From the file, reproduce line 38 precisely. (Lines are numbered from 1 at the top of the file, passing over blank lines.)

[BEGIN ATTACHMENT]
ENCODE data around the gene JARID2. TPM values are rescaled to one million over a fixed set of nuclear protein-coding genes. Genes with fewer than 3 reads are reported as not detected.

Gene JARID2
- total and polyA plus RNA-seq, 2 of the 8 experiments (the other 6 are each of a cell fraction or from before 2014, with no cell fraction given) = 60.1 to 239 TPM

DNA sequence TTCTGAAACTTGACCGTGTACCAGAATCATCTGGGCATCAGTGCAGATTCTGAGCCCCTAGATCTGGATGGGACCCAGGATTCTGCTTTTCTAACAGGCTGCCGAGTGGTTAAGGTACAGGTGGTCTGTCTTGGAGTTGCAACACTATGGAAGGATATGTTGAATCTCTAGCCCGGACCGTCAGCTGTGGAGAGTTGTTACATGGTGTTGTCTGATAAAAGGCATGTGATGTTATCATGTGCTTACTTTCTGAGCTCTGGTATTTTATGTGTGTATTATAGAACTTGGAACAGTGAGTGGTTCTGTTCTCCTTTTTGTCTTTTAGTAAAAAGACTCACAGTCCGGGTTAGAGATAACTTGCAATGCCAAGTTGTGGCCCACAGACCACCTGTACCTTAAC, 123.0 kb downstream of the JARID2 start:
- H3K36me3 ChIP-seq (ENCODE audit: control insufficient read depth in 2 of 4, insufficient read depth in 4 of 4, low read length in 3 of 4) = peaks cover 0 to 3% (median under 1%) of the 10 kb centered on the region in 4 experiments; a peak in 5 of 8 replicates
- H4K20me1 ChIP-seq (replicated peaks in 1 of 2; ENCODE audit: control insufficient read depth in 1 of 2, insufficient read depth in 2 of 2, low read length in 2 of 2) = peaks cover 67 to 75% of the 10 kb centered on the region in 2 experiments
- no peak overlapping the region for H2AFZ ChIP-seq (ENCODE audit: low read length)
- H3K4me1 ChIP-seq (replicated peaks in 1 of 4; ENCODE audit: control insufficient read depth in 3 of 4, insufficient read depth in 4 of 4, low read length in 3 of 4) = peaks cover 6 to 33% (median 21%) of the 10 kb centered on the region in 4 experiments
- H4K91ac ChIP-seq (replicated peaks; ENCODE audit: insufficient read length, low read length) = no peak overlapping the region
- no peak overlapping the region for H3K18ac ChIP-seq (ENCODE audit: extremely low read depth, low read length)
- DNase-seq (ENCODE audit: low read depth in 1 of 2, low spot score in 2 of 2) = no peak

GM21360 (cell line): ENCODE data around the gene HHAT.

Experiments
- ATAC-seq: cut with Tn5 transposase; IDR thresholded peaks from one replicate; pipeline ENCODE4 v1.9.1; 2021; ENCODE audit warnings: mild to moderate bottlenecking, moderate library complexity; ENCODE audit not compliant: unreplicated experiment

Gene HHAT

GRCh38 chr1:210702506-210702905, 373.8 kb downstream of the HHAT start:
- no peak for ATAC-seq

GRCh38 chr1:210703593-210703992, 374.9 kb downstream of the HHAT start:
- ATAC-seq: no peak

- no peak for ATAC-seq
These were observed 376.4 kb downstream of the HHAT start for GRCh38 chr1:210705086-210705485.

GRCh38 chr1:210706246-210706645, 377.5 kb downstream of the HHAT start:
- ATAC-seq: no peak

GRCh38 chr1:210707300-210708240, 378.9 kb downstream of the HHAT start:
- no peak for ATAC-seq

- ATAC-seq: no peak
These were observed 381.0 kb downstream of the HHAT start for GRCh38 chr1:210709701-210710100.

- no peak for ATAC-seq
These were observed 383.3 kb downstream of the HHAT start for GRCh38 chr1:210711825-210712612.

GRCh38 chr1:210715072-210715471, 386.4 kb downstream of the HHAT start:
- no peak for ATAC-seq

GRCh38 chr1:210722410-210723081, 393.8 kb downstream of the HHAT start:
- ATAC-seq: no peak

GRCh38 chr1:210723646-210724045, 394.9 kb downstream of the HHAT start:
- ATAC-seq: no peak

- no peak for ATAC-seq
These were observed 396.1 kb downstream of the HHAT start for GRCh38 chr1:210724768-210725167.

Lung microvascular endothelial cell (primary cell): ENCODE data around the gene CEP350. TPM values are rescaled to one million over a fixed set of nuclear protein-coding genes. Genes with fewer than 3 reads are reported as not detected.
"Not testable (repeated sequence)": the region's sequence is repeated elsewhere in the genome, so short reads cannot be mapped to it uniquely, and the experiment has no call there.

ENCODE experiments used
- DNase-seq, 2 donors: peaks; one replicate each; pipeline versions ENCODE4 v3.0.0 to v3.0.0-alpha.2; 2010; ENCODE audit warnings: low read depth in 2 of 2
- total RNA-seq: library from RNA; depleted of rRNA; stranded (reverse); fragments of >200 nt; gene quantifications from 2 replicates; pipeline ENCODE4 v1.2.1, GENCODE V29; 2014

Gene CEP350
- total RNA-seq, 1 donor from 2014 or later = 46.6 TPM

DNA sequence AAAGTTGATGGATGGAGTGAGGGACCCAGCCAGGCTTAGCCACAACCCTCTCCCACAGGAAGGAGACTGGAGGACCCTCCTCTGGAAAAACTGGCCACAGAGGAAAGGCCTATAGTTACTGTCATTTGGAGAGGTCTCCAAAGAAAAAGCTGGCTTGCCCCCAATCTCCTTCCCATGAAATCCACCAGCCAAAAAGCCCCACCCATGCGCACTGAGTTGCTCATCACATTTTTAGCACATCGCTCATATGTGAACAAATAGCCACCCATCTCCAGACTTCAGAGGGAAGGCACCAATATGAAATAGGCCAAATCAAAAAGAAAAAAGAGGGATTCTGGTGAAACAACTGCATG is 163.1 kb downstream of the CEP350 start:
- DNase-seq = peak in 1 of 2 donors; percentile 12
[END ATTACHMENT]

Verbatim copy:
Lung microvascular endothelial cell (primary cell): ENCODE data around the gene CEP350. TPM values are rescaled to one million over a fixed set of nuclear protein-coding genes. Genes with fewer than 3 reads are reported as not detected.